Downloaded from https://academic.oup.com/ofid/article-abstract/5/7/ofy138/5035423 by Ed 'DeepDyve' Gillespie user on 16 October 2019 Open Forum Infectious Diseases BRIEF REPORT activation of hepatic stellate cells (HSCs) via the Toll-like recep- Markers of Tissue Repair and Cellular tor 4, cysteine-X-cysteine receptor 4, and chemokine motif Aging Are Increased in the Liver receptor 5 receptors [3, 4]. Tissue of Patients With HIV Infection Fibrosis is a wound-healing response to tissue (epithe- lial) injury. The regenerative responses of wound-healing dif- Regardless of Presence of HCV fer depending on the severity and chronicity of liver injury. Coinfection Although initially beneficial, the repair process can become 1,2 3 1,4 2 Susanna Naggie, Marzena Swiderska-Syn, Steve Choi, Sam Lusk, pathogenic if it continues aberrantly, leading to considerable 5 1 3,6 1 1 Audrey Lan, Guido Ferrari, Wing-Kin Syn, Cynthia D. Guy, and Anna Mae Diehl tissue remodeling and scar. The fetal morphogen hedgehog 1 2 Duke University School of Medicine, Durham, North Carolina; Duke Clinical Research 3 (Hh) signaling pathway has been implicated in multiple met- Institute, Durham, North Carolina; Medical University of South Carolina, Charleston, South 4 5 Carolina; Durham VA Medical Center, Durham, North Carolina; University of North Carolina abolic diseases, including nonalcoholic steatohepatitis, obesity, School of Medicine, Chapel Hill, North Carolina; Ralph H. Johnson VA Medical Center, and diabetes [5–7]. The Hh pathway has also been implicated Charleston, South Carolina in HCV mono-infection, which induces hepatic steatosis and insulin resistance , and now for the first time the Hh pathway Liver disease is a leading cause of HIV-related mortality. Hepatitis has been implicated in HIV-associated nephropathy . C virus (HCV)–related fibrogenesis is accelerated in the setting of HIV coinfection, yet the mechanisms underlying this aggres- e Hh p Th athway, originally identified in Drosophilia , is a sive pathogenesis are unclear. We identified formalin-fixed paraf- highly conserved signaling pathway that orchestrates multiple fin-embedded liver tissue for HIV-infected patients, HCV-infected aspects of organogenesis and tissue remodeling . Hh path- patients, HIV/HCV-coinfected patients, and controls at Duke way activation typically enhances the growth and viability of University Medical Center. De-identified sections were stained for Hh-responsive cells, whereas abrogating Hh signal transduction markers against the wound repair Hedgehog (Hh) pathway, res- usually triggers apoptosis, conferring a selective advantage for ident T-lymphocytes, and immune activation and cellular aging. cell types capable of responding to Hh . Hh-ligands upreg- HIV infection was independently associated with Hh activation ulate expression of chemokines and receptors in immature and markers of immune dysregulation in the liver tissue. liver epithelial cells, thus facilitating hepatic recruitment and Keywords. b fi rogenesis; GLI; Hedgehog; hepatitis C virus; retention of particular types of immune cells . Specifically, human immunodeficiency virus; patched; pathogenesis; Sonic activated NKT cells are recruited, and by avoiding apoptosis, Hedgehog; wound repair. they accumulate in liver tissue, in turn enhancing liver disease progression. Gli2, a Hh pathway transcription factor, is also reported to regulate transcription of TGFß-1, a key prob fi ro- Liver disease is a leading cause of HIV-related morbidity and genic cytokine implicated in HIV/HCV-related fibrogenesis mortality . In the United States, chronic hepatitis C virus . (HCV) infection is the leading cause of liver disease and related Using liver tissue specimens from HIV-infected patients, mortality in HIV infection . HCV is a metabolically active HCV-infected patients, HIV/HCV-coinfected patients, and con- virus that, in the setting of HIV coinfection, results in acceler- trols, we assessed for markers of the Hh pathway, T-lymphocyte ated liver disease pathogenesis . The mechanisms identified cellular subpopulations, cellular aging and senescence, and as potentially contributing to this more severe disease pathogen- b fi rogenesis. We proposed testing the hypothesis that Hh sig- esis include increased oxidative stress and downstream induc- naling is aberrantly activated in the liver tissue of HIV-infected tion of prob fi rotic pathways by cytokines including TGFß-1 and patients with HCV and that this increased Hh activity correlates with increased liver NK T-cell populations and increased mark- Received 13 March 2018; editorial decision 30 May 2018; accepted 8 June 2018; published ers of fibrosis. online June 11, 2018. Correspondence: S. Naggie, MD, MHS, Infectious Diseases Section, Duke Clinical Research Institute, 2400 Pratt Street, Durham, NC, 27705 (email@example.com). METHODS Open Forum Infectious Diseases © The Author(s) 2018. Published by Oxford University Press on behalf of Infectious Diseases Study Population Society of America. This is an Open Access article distributed under the terms of the Creative Formalin-fixed paraffin-embedded (FFPE) liver tissue sections Commons Attribution-NonCommercial-NoDerivs licence (http://creativecommons.org/licenses/ by-nc-nd/4.0/), which permits non-commercial reproduction and distribution of the work, in any were identified for HIV-infected patients, HCV-infected patients, medium, provided the original work is not altered or transformed in any way, and that the work HIV/HCV-coinfected patients, and de-identified controls from is properly cited. For commercial re-use, please contact firstname.lastname@example.org the Department of Pathology at Duke University Medical Center, DOI: 10.1093/ofid/ofy138 BRIEF REPORT • OFID • 1 Downloaded from https://academic.oup.com/ofid/article-abstract/5/7/ofy138/5035423 by Ed 'DeepDyve' Gillespie user on 16 October 2019 in accordance with National Institutes of Health (NIH) and models were built and adjusted for independent variables: sex, institutional guidelines for human subjects research. All HIV/ race, age, METAVIR fibrosis stage, METAVIR inflammation HCV-coinfected patients with available liver biopsy specimens score, steatosis, HIV infection, HCV infection, alanine ami- who did not have any exclusion criteria were included. HCV- notransferase (ALT), aspartate aminotransferase (AST), and monoinfected patients were then identified by matching to HIV/ diabetes. An interaction term was included to assess the effect HCV-coinfected patients by age (±5 years) at the time of liver of HIV/HCV coinfection when compared with monoinfection. biopsy, sex, and METAVIR stage (0–1 and 2–4) of liver fibrosis If the HIV/HCV coinfection interaction term is reported as on the biopsy. Due to the small number, all HIV-monoinfected significant, it suggests that HIV/HCV coinfection has a unique patients with available liver biopsy who did not have any exclu- impact on the staining of the marker of interest beyond that of sion criteria were included. Reasons provided on the requisition HIV or HCV monoinfection. Controls were not included in the form for liver biopsy for the HIV-monoinfected patients included regression models due to the lack of clinical data. Additional abnormal liver enzymes and steatosis noted on imaging (n = 4), multivariate linear regression models were used to determine ill-defined lesions on imaging (liver tissue was normal), abnor- if HIV viral load suppression, in addition to the variables men- mal liver enzymes off of antiretrovirals, and assessment for cir- tioned above, was associated with any of the markers in a sub- rhosis (no underlying liver injury etiology provided and liver set of patients with either HIV or HIV/HCV. All P values were tissue was normal). Active or recent alcohol use, evidence of adjusted using the Benjamini-Hochberg procedure for multiple nonalcoholic steatohepatitis (NASH) on biopsy with Brunt stage comparisons. 2 or greater fibrosis, and active HBV infection (+HBsAg) were RESULTS excluded. Control liver tissue is acquired from localized colorec- tal cancer tumor metastasis resection as part of a research tissue Overall, 66 liver specimens were identified: 5 controls, 7 HIV- biorepository protocol at Duke. Histologically normal tissue that infected patients, 27 HCV-infected patients, and 27 HIV/ is >1 cm from the tumor mass is collected for future use. HIV HCV-coinfected patients. Two HCV-infected subjects did not viral suppression was defined as RNA <200 copies/mL. have adequate tissue on staining and were therefore removed from the analysis. The controls were predominantly female Immunohistochemistry (80%), and the mean age at the time of liver biopsy was 52 years De-identified FFPE liver tissue sections were stained with anti- (±10.7). Race was only available for 1 of the controls, who was bodies against (1) key components of the Hh pathway, including white. The final analysis cohort (n = 59) with demographic Sonic Hedgehog (SHH) ligand, glioblastoma 2 (GLI2) tran- data was 44% female and 54% black, with a mean age at the scription factor, and patched (PTCH1) receptor to assess liver time of the liver biopsy (SD) of 46 (8.7) years (Supplementary repair; (2) resident T-lymphocytes (CD3, CD8, CD56, CD28), Table 2). Thirty-four percent of all patients with HCV infec- CXCL16 (NKT cell cytokine); and (3) markers of immune acti- tion had severe liver fibrosis (METAVIR stage 3 or 4), and the vation and cellular aging (CD57 and p16INK4a). In diseased majority (92%) had genotype-1 infection. For all patients with liver tissue, CD56 may also be expressed by reactive bile ducts. HIV infection, the median CD4 (SD) was 651 (386) cells/mm , Please see Supplementary Table 1 for commercial suppliers and 85% were on antiretrovirals at the time of liver biopsy. Ten of the antibodies used. Staining for the myofibroblast marker patients (17%) had diabetes. alpha-smooth muscle actin (αSMA) was also performed. In e 3 inf Th ected cohorts (HIV, HCV, HIV/HCV) had addition, isotype/negative controls were completed for each greater expression of markers of tissue repair and fibrogene- antibody to ensure that positive staining is due to the antibody sis (GLI2 P < .0001, Shh P < .0001, PTCH1 P = .0214, αSMA binding of the desired antigen and not to some general unspe- P < .0001), T-cell populations (CD3 P < .0001), NK-like cells cific binding of the immunoglobulin to the tissue. (CD56 P < .0001), NKT cell recruitment cytokine (CXCL16 Morphometric analysis was completed with MetaView sowa ft re P < .0001), and markers of cellular senescence/aging (CD57 (Universal Imaging Corp, Downington, PA), and morphomet- INK4a P = .0003 and p16 P < .0001) than controls (Figures 1 ric quantification was done with 50 randomly chosen, 20x fields and 2; Supplementary Figure 1). We observed increased stain- per section. Immunoreactive cells were quantified using similar ing for the Hh pathway transcription factor GLI2 and ligand approaches for each of these stains; the numbers of cells with SHH in all 3 virally infected cohorts (Figure 1A and B). A rep- stained nuclei (GLI2) and stained membranes (immune markers, resentative immunohistochemistry section to show staining cytokines) were counted in 20 random, 20x fields per section. of GLI2 and SHH across all cohorts is provided in Figure 1C. Statistical Analysis Expression of tissue markers was greatest in HIV/HCV coin- The Student t test and analysis of variance were used to compare fection for PTCH1 (P = .016), CD3 (P = .028), CD57 (P = .017), ink4a histologic changes across the study groups, with significance set CXCL16 (P = .0002), and p16 (P = .096). Increased T-cell at a P value of <.05. To test for independent associations for each activation marker (CD57) staining was also observed for all 3 immunohistochemistry marker, multivariate linear regression virally infected cohorts, with the greatest staining in patients 2 • OFID • BRIEF REPORT Downloaded from https://academic.oup.com/ofid/article-abstract/5/7/ofy138/5035423 by Ed 'DeepDyve' Gillespie user on 16 October 2019 A B F 13.64 Prob > F <.0001 F 9.44 Prob > F <.0001 P = .236 P = .182 P = .011 P < .0001 40 P = .007 P = .006 Con HIV HCV HIV/HCV Con HIV HCV HIV/HCV C HCV Con HIV HIV/HCV Ductular Immune Figure 1. Hedgehog (Hh) activation markers in hepatic parenchyma of healthy and virally infected patients. Viral infection is associated with activation of the Hh pathway (GLI2 transcription factor and Sonic Hedgehog [SHH] ligand). Staining of liver tissue sections from controls (Con), patients with HIV infection (HIV), HCV infection (HCV), and HIV/HCV coinfection (HIV/HCV). Box and whisker plots of (A) GLI2 marker staining and (B) SHH marker staining across the 4 patient cohorts. C, Representative immunohisto- chemistry section with ductular and immune cell staining for GLI2 (brown) and ductular cell staining for SHH (green). with HIV/HCV coinfection (Figure 2A). Staining for the and increased cellular aging and αSMA markers. HIV/HCV αSMA fibrosis marker, shown in Figure 2B , is increased in coinfection had an additive impact, above and beyond that of HIV-monoinfected patients as compared with controls and is HIV or HCV alone, on levels of staining for SHH, CD3, CD8, ink4a greatest for patients with HCV and HIV/HCV infection. A rep- CD56, and p16 and trended toward significance (P < .1) for resentative immunohistochemistry section to show staining for CD57 and CXCL16. In the subset of patients with either HIV or CD57, NKT cell marker (CD56), and αSMA across all cohorts HIV/HCV, HIV viral load suppression was not associated with is provided in Figure 2C and D. In addition, several markers any of the markers. were associated with elevated liver enzymes, including PTCH1 DISCUSSION (r = .411, P = .0017), CD56 (r = .421, P = .0011), CD57 (r = .297, P = .025) with AST, and CD56 (r = .286, P = .031) and CD28 HIV/HCV coinfection accelerates progressive liver fibrosis, (r = .264, P = .047) with ALT. yet the mechanisms remain poorly understood. The data, pre- Aer ft adjusting for clinical and demographic variables, the sented here for the first time, support a role for Hh activity in multivariate models identified METAVIR stage, HIV infection, HIV-related liver disease. Furthermore, the evidence of Hh acti- HCV infection, and the HIV/HCV coinfection interaction term vation even in HIV-infected patients without HCV coinfection as the primary independent predictors (P < .05) of increased suggests a potential role for ongoing liver fibrosis after HCV marker staining (Supplementary Table 3). As expected based eradication or a risk of fibrosis in the absence of HCV infection. on prior studies, METAVIR fibrosis stage was independently There is an increasing concern for progressive fibrogenesis after associated with Hh activation markers, increased T-cell mark- HCV eradication, with a recent study suggesting that a subset ers (activity and senescence), and increased αSMA staining. of HIV-infected patients will not normalize liver enzymes after HIV infection was independently associated with Hh activation HCV eradication . It is critical to gain a more comprehen- markers, increased T-cell markers (activity, recruitment, and sive understanding of the active profibrogenic pathways in senescence), and increased cellular aging markers. HCV infec- HIV/HCV coinfection and to develop serologic biomarkers of tion was independently associated with Hh activation markers, fibrogenic risk with the long-term goal of targeting these path- increased T-cell markers (activity, recruitment, and senescence), ways for novel therapeutics. BRIEF REPORT • OFID • 3 GL12 marker staining (quantiﬁcation=count) GL12 marker staining (quantiﬁcation=count) Downloaded from https://academic.oup.com/ofid/article-abstract/5/7/ofy138/5035423 by Ed 'DeepDyve' Gillespie user on 16 October 2019 A B F 7.19 F 15.42 Prob > F 0.0003 Prob > F <.0001 P = .93 P = .017 P < .0001 P < .0001 P = .026 P = .002 Con HIV HCV HIV/HCV Con HIV HCV HIV/HCV Con HIV HCV HIV/HCV Immune Immune Stromal/HSC/MF Hepatocyte Ductular Ductular Figure 2. Immune activation and fibrosis markers in hepatic parenchyma of healthy and virally infected patients. Viral infection is associated with immune activation (CD57), NKT cell inflammation (CD56) and fibrogenesis (αSMA). Staining of liver tissue sections from controls (Con), patients with HIV infection (HIV), HCV infection (HCV), and HIV/HCV coinfection (HIV/HCV). Box and whisker plots of (A) CD57 T-cell terminal differentiation marker staining and (B) αSMA fibrosis marker staining across the 4 patient cohorts. C, Representative immunohistochemistry section with immune cell staining for CD57 (brown). D, Representative immunohistochemistry section with immune and ductular cell staining for CD56 (brown) and ductular and stromal (hepatic stellate cells, myofibroblasts) cell staining for αSMA (green). e e Th vidence for a role of Hh activation in human liver dis- (GLI2, SHH, and PTCH). Our data also indicate that fibrosis is ease includes nonalcoholic steatohepatitis (NASH), hepatitis B independently associated with T-cell populations in the liver, and C virus infections, schistosomiasis, and hepatocellular car- including NKT cells and CXCL16, a cytokine associated with cinoma [12, 15]. In animal models of NASH, Hh-responsive NKT cell recruitment and retention in liver tissue. Lastly, we HSCs undergo epithelial-to-mesenchymal transition into show that pathologic b fi rosis stage is independently associated myob fi roblasts, which acquire a prob fi rogenic phenotype . with T-cell terminal differentiation, a marker of chronic immune A similar transition was recently reported in animal models of activation and senescence of the T cells in liver tissue. HIV-associated nephropathy, for the first time implicating Hh We report for the first time that liver tissue from patients with signaling in HIV-associated kidney fibrosis [9 ]. Hh ligands also HIV infection exhibits markers of liver tissue repair (Hh sig- upregulate expression of chemokines and receptors in immature naling), T-cell populations including NKT cells, and markers liver epithelial cells, thus facilitating hepatic recruitment and of cellular aging and senescence, independent of HCV coin- retention of immune cells known to play a key role in fibrogen- fection. In addition, we have confirmed prior work that HCV esis . Here we confirm, in the setting of 2 chronic viral infection is independently associated with liver tissue repair, infections, that the pathologic stage of fibrosis on liver biopsy T-cell recruitment, and markers of fibrogenesis. The additive is independently associated with activation of the Hh pathway effect of HIV and HCV coinfection was evident for a majority of 4 • OFID • BRIEF REPORT GL12 marker staining (quantiﬁcation=count) αSMA marker staining (quantiﬁcation=count) Downloaded from https://academic.oup.com/ofid/article-abstract/5/7/ofy138/5035423 by Ed 'DeepDyve' Gillespie user on 16 October 2019 Acknowledgments the markers, suggesting that patients with HIV/HCV coinfec- Prior presentations. This work was presented in part at the European tion have a greater wound healing response to tissue injury and Association for the Study of Liver Disease Meeting; April 2015; Vienna, more severe immune dysregulation, which would be expected Austria. to translate to a greater risk of developing fibrosis. Financial support. This work was supported by the National Institute of Allergy and Infectious Diseases K23-AI096913 and Duke Center for Limitations of the current study include the use of preexisting AIDS Research (AI064518) to S.N.; Department of Veteran Affairs (Ralph clinical samples, which resulted in limited numbers of patients; H Johnson VAMC, Charleston) and MUSC GI Division Start-Up Funds thus these preliminary data will need to be confirmed in a larger (MUCU-2220300-35876-6125-00) to W.S. study. In addition, the cross-sectional and retrospective nature of Potential conflicts of interest. Dr. Diehl reports receiving consulting fees from Pfizer, Novartis, Boehringer Ingelheim, Allergan, Celgene, and the study and access only to fixed formalin tissue did not allow Lumena; participating in clinical trials with Allergan, Gilead Sciences, for more extensive investigations into mechanism; thus we can- Conatus, Galmed, NGM Biopharmaceuticals, Bristol-Myers Squibb, not comment on causation. Although we excluded any HIV- Madrigal, Galectin Therapeutics, Exalenz Biosciences, Shire, Intercept, Immuron, Boehringer Ingelheim, and Genfit; receiving grant support monoinfected patients with grossly abnormal liver tissue, there from and participating in a clinical trial with Immuron; receiving grant is likely selection bias in those who underwent liver biopsy in support for research collaborations from Metabolon, Prometheus, and the first place because liver biopsies in HIV monoinfection are Celgene; and holding a pending patent application for “Development of Novel Therapeutics to Treat Non-Alcoholic Steatohepatitis (NASH).” Dr. uncommon in clinical practice, and they were primarily done Naggie reports research support in the form of clinical trials or grant for elevated liver enzymes and/or abnormal imaging. To limit funding from AbbVie, Gilead, Janssen, Bristol Meyers Squibb, Tacere, the potential impact of nonalcoholic steatohepatitis, we excluded and Merck. HIV-infected patients with significant fibrosis, which limited our ability to assess the relationship of Hh signaling and immune acti- References vation with fibrosis in the HIV-infected cohort. Similarly, we failed 1. Smith CJ, Ryom L, Weber R, et al; D:A:D Study Group. Trends in underlying causes of death in people with HIV from 1999 to 2011 (D:A:D): a multicohort to show that HIV/HCV coinfection has independently associated collaboration. Lancet 2014; 384:241–8. with the fibrogenesis marker αSMA. This was due to our study 2. Thein HH, Yi Q, Dore GJ, Krahn MD. Natural history of hepatitis C virus infec- tion in HIV-infected individuals and the impact of HIV in the era of highly active design, which matched HCV-infected and HIV/HCV-coinfected antiretroviral therapy: a meta-analysis. AIDS 2008; 22:1979–91. patients by severity of pathologic fibrosis stage. Further studies 3. Lin W, Weinberg EM, Chung RT. Pathogenesis of accelerated fibrosis in HIV/ HCV co-infection. J Infect Dis 2013; 207(Suppl 1):S13–8. will be conducted to address these potential limitations. 4. Salloum S, Holmes JA, Jindal R, et al. Exposure to human immunodeficiency In conclusion, this is the first study to assess the role of the virus/hepatitis C virus in hepatic and stellate cell lines reveals cooperative profi- brotic transcriptional activation between viruses and cell types. Hepatology 2016; Hh signaling pathway in HIV-associated liver disease. Compared 64:1951–68. with controls, and independent of HCV coinfection, patients 5. Guy CD, Suzuki A, Zdanowicz M, et al; NASH CRN. Hedgehog pathway activa- with HIV infection had increased Hh pathway activity, increased tion parallels histologic severity of injury and fibrosis in human nonalcoholic fatty liver disease. Hepatology 2012; 55:1711–21. markers of T-cell-mediated inflammation, chronic activation, 6. Braune J, Weyer U, Matz-Soja M, et al. Hedgehog signalling in myeloid cells and cellular aging. The majority of these markers were elevated impacts on body weight, adipose tissue inflammation and glucose metabolism. Diabetologia 2017; 60:889–99. by HIV/HCV coinfection compared with either HIV or HCV 7. Desbois AC, Cacoub P. Diabetes mellitus, insulin resistance and hepatitis C virus monoinfection. These data suggest that HIV accentuates HCV- infection: a contemporary review. World J Gastroenterol 2017; 23:1697–711. 8. Choi SS, Bradrick S, Qiang G, et al. Up-regulation of Hedgehog pathway is asso- related bfi rogenesis pathways, specifically the canonical Hh ciated with cellular permissiveness for hepatitis C virus replication. Hepatology pathway. Furthermore, the increased T-cell presence in HIV/ 2011; 54:1580–90. 9. Lan X, Wen H, Cheng K, et al. Hedgehog pathway plays a vital role in HIV- HCV-coinfected liver tissue, increased staining for NKT cells, induced epithelial-mesenchymal transition of podocyte. Exp Cell Res 2017; and increased cellular aging markers support a role for immune 352:193–201. dysfunction that may be promoted by differential constraint on 10. Choi SS, Omenetti A, Syn WK, Diehl AM. The role of Hedgehog signaling in fibrogenic liver repair. Int J Biochem Cell Biol 2011; 43:238–44. the Hh pathway noted across the different viral infection cohorts. 11. Beachy PA, Karhadkar SS, Berman DM. Tissue repair and stem cell renewal in Additional studies are needed to confirm our findings and fur - carcinogenesis. Nature 2004; 432:324–31. 12. Syn WK, Witek RP, Curbishley SM, et al. Role for hedgehog pathway in regulating ther elucidate the causal relationship of Hh pathway activation growth and function of invariant NKT cells. Eur J Immunol 2009; 39:1879–92. and T-cell recruitment, retention, and exhaustion. 13. Furler RL, Uittenbogaart CH. GLI2 regulates TGF-β1 in human CD4+ T cells: implications in cancer and HIV pathogenesis. PLoS One 2012; 7:e40874. 14. Hadigan CM, Howard L, Sheehan J, et al. Persistent aminotransferase elevation Supplementary Data following HCV clearance in adults with and without HIV. Paper presented at: Supplementary materials are available at Open Forum Infectious Diseases 18th International Workshop on Co-morbidities and Adverse Drug Reactions in online. Consisting of data provided by the authors to benefit the reader, HIV; 12–13 September 2016; New York, NY. the posted materials are not copyedited and are the sole responsibility of 15. Pereira Tde A, Witek RP, Syn WK, et al. Viral factors induce Hedgehog pathway the authors, so questions or comments should be addressed to the corre- activation in humans with viral hepatitis, cirrhosis, and hepatocellular carcinoma. sponding author. Lab Invest 2010; 90:1690–703. BRIEF REPORT • OFID • 5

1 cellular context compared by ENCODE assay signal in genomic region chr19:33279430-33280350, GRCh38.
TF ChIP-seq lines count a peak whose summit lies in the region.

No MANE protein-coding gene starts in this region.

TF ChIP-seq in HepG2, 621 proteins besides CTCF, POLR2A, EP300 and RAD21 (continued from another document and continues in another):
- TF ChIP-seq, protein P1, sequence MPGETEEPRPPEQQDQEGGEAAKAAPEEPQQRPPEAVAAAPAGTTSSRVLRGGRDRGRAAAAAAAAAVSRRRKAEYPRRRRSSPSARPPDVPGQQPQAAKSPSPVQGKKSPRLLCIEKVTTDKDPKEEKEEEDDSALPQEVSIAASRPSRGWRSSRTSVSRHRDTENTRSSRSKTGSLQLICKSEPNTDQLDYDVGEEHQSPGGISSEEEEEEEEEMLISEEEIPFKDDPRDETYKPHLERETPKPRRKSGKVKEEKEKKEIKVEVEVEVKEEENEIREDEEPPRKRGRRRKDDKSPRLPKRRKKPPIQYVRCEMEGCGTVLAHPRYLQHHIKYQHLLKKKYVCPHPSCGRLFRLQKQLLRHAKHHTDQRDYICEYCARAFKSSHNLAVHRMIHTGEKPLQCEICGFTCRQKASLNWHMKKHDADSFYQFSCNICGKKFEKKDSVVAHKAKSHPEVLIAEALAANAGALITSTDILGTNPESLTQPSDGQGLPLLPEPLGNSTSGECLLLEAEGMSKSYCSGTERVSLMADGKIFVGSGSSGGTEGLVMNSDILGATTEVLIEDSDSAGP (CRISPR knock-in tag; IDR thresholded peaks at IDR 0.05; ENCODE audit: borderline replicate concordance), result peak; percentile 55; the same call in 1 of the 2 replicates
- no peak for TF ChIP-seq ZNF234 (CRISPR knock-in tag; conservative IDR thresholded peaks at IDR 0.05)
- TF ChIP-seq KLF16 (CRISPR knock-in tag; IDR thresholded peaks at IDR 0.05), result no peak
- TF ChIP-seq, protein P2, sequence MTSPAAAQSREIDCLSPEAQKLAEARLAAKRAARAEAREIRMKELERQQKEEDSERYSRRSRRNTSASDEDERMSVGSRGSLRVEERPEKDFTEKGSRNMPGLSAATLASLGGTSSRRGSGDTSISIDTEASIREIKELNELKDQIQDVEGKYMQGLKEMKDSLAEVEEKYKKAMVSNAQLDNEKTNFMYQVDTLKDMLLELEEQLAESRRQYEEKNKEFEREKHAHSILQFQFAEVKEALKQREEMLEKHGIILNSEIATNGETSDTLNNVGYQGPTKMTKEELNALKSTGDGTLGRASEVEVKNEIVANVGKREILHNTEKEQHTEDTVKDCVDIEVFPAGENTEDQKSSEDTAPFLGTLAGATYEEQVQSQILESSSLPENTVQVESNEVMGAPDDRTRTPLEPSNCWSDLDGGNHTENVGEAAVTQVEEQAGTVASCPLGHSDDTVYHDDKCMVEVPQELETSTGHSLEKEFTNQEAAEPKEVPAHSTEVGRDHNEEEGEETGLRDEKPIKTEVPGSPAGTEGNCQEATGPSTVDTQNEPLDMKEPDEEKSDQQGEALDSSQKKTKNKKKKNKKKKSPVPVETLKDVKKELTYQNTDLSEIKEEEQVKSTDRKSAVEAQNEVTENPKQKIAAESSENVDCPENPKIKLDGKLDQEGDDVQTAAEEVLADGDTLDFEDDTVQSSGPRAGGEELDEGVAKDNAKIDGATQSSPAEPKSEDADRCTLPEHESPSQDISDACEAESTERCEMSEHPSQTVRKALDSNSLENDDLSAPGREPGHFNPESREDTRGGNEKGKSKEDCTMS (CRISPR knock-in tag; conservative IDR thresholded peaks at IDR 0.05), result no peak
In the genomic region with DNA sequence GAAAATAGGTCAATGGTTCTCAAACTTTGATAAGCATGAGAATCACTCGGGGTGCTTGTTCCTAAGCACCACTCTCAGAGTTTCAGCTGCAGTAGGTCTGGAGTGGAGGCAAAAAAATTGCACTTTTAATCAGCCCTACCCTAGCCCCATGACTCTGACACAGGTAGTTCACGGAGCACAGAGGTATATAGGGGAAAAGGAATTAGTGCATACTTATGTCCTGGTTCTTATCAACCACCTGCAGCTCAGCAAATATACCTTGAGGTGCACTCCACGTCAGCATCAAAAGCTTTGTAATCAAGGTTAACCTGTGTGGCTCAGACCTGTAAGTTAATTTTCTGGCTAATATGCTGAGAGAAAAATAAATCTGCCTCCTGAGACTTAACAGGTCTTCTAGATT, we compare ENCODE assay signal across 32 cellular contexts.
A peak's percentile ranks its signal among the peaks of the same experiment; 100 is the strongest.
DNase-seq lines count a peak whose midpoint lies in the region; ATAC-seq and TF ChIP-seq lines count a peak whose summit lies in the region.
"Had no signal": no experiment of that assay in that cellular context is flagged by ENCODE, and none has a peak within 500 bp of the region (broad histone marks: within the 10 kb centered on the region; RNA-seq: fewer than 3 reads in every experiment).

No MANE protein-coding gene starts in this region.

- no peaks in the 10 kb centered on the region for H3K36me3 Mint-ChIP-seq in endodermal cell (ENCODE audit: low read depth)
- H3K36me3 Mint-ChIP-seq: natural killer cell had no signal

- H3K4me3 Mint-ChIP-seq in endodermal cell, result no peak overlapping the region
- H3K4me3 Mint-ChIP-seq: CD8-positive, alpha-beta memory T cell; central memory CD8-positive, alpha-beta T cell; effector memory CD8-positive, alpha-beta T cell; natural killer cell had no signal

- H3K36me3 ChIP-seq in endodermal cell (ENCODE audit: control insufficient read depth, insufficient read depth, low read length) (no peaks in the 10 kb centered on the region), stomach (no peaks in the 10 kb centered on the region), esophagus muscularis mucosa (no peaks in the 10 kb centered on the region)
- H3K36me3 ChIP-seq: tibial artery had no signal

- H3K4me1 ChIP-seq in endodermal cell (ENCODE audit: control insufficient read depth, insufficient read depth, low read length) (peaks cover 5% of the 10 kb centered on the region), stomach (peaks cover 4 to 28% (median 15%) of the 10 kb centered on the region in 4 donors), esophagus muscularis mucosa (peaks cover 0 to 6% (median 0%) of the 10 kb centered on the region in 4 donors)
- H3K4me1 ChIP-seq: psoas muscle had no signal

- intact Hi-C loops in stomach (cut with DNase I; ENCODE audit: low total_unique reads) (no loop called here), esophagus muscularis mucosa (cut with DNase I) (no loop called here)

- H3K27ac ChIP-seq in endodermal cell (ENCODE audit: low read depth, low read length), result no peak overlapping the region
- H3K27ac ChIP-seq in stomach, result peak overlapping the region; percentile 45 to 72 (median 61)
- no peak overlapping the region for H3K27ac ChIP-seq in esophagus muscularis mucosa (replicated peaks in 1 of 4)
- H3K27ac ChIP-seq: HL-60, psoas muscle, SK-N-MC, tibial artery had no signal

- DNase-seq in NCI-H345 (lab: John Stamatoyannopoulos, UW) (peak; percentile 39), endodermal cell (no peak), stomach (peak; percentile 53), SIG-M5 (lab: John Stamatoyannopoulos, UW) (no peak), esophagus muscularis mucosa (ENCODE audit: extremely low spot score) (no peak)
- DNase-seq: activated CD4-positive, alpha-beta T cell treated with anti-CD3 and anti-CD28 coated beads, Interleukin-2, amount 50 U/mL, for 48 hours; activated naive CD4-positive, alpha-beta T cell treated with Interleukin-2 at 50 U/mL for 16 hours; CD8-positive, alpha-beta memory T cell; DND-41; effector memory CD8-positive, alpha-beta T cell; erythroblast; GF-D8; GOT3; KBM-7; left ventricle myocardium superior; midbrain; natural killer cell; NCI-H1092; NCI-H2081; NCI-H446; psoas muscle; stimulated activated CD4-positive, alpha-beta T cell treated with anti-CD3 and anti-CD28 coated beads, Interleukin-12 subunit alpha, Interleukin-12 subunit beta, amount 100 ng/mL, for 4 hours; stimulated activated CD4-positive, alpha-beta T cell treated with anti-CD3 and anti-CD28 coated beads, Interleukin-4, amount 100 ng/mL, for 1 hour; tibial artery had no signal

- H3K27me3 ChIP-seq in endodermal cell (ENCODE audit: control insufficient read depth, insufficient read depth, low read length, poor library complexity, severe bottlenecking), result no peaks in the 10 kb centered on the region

Open Forum Infectious Diseases – Oxford University Press
Published: Jul 1, 2018
Access the full text.
Sign up today, get DeepDyve free for 14 days.